1. The typical nonwhite school district (where more than 75% of students are nonwhite) receives about $2,200 less per student than districts in which most students were white.

Despite the fact that “separate but equal” has been illegal for decades, de facto segregation—segregation resulting from members of society choosing to separate into homogenous groups—has trapped many of the country’s most vulnerable students into under-resourced, majority-minority schools. In fact, writes Sarah Mervosh at The New York Times, “more than half of the nation’s schoolchildren are in racially concentrated districts, where over 75 percent of students are either white or nonwhite.”

The concept of “separate but equal” promised segregated schools would be equal in quality, but that is anything but the truth. Although it is now illegal for governments to segregate schools by force, minority students at majority-minority schools continue to receive an inferior education. According to a report by the nonprofit EdBuild, the average nonwhite district (a district in which more than 75% of students are nonwhite) received about $2,200 less per student than districts in which most students were white. Because the majority of the typical school district’s funding comes from local taxes (e.g., property taxes), communities with depressed property values rely on the state to make up the difference. However, many states have not done enough to cover the gap.

2. African American children are more likely to be punished (and punished more severely) for school infractions than white children.

Evidence from the U.S. Government Accountability Office reveals that this racial gap in discipline persists even after other factors are taken into account. A 2014 report found “black students were suspended and expelled at disproportionate rates in public schools across the nation, and the trends 'were widespread and persisted regardless of the type of disciplinary action, level of school poverty, or type of public school attended.’” This was further confirmed in a 2018 study that found African-American K-12 students were 3.2 times more likely than white students to be suspended or expelled from school.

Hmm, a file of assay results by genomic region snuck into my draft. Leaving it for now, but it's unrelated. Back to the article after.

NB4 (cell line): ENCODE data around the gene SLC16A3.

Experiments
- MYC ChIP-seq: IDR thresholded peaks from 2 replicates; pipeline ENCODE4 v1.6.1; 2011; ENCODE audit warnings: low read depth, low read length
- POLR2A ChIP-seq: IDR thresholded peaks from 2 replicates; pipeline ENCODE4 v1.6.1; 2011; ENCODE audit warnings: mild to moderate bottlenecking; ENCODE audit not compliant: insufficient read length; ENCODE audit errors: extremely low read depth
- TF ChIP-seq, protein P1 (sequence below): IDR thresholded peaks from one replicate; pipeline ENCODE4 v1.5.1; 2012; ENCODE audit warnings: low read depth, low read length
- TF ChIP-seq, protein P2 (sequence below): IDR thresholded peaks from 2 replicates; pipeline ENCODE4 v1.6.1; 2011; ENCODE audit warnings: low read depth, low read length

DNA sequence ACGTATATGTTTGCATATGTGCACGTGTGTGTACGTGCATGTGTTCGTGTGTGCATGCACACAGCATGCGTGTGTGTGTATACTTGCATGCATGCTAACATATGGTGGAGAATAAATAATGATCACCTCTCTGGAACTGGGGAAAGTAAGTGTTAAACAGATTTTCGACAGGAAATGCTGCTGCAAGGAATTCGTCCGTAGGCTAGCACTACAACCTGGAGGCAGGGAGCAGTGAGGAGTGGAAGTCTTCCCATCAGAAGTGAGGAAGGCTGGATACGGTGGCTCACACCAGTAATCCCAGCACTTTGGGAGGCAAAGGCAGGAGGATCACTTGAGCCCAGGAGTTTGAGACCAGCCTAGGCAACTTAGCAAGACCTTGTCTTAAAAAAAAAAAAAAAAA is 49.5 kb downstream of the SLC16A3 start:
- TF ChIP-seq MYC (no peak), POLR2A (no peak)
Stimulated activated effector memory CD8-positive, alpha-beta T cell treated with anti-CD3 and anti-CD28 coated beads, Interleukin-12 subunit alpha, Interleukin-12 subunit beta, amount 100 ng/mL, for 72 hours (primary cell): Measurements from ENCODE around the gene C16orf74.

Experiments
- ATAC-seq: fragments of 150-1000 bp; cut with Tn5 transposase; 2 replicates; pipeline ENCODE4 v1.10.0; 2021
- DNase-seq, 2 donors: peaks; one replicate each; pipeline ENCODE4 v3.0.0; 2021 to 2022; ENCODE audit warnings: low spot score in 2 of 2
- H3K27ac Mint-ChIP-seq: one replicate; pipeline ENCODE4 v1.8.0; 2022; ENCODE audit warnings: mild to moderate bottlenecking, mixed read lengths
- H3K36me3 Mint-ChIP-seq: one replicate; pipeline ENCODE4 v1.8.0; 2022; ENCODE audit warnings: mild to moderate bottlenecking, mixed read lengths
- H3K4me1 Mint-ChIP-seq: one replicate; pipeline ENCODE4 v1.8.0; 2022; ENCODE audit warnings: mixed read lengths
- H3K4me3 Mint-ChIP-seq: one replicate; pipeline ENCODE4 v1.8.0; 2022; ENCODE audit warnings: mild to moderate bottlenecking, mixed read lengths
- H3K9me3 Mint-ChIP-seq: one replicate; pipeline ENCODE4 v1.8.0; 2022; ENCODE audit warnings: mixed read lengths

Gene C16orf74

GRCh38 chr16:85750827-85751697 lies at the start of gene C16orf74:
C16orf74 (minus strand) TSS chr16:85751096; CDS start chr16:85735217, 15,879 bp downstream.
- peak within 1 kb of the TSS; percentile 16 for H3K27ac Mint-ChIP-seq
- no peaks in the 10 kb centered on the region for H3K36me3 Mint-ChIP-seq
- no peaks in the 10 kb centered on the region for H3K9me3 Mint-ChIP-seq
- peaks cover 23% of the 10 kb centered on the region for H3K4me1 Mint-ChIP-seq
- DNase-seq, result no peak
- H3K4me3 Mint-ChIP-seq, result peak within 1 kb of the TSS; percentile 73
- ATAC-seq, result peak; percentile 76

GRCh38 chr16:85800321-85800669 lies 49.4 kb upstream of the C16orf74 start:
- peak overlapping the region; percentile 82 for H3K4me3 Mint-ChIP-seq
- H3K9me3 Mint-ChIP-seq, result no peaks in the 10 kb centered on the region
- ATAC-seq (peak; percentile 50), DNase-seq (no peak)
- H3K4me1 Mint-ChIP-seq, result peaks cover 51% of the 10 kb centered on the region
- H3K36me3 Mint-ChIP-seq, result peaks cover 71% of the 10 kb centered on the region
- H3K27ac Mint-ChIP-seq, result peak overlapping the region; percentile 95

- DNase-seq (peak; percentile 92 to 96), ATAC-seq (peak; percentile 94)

While some of this discipline was attributable to the different characteristics of the schools black and white children attended or differences in student behavior, a research team at Brown University found that teachers’ “different treatment of black and white students” accounted for nearly half (46%) of the difference in suspension and expulsion rates between African American and white children five to nine years old.

3. Even with the same resumes, applicants with “white” names are 50% more likely to be offered a job interview than applicants with “black” names.

Although federal law prevents employers from refusing to hire someone on the basis of race, evidence suggests that discrimination continues to run rampant on hiring committees around the country. A 2003 study by the National Bureau for Economic Research used resumes to determine how race played into the hiring process. Using identical resumes, they simply changed the applicant names to a very “black-sounding” name or a very “white-sounding” name. The researchers found that white-sounding names were 50% more likely to be offered an interview than identical resumes with black-sounding names. This discrimination may be even more intense for poor racial minorities seeking blue collar jobs. A 2009 study of the NYC labor market found that black applicants to low-wage jobs “were half as likely to receive a callback or job offer relative to equally qualified whites. In fact, African American and Latino applicants with clean backgrounds fared no better than a white applicant just released from prison.

4. Nationally, the median African American household income is just 61% of the median white household income.

Because they lack advanced certifications, many low-income minority workers are forced to assume jobs that are manual in nature with little opportunity for advancement. Affluent residents (those that typically enjoy greater education levels and access to resources), on the other hand, are more likely to work in the knowledge/information sector – a type of industry that typically pays more and is less physically demanding.


Racial Group

United States





Black or African American


















Non-Hispanic White






Source: 2018 ACS (5-year estimates)

Even median income numbers can be deceiving. When government poverty data from the same year is examined instead, we see that African American (24.2%) and Hispanic (21%) households are more than twice as likely to live in poverty than their non-Hispanic white peers (10%). This is true for both the country as a whole and each of the nation’s four major regions (Northeast, Midwest, South, and West).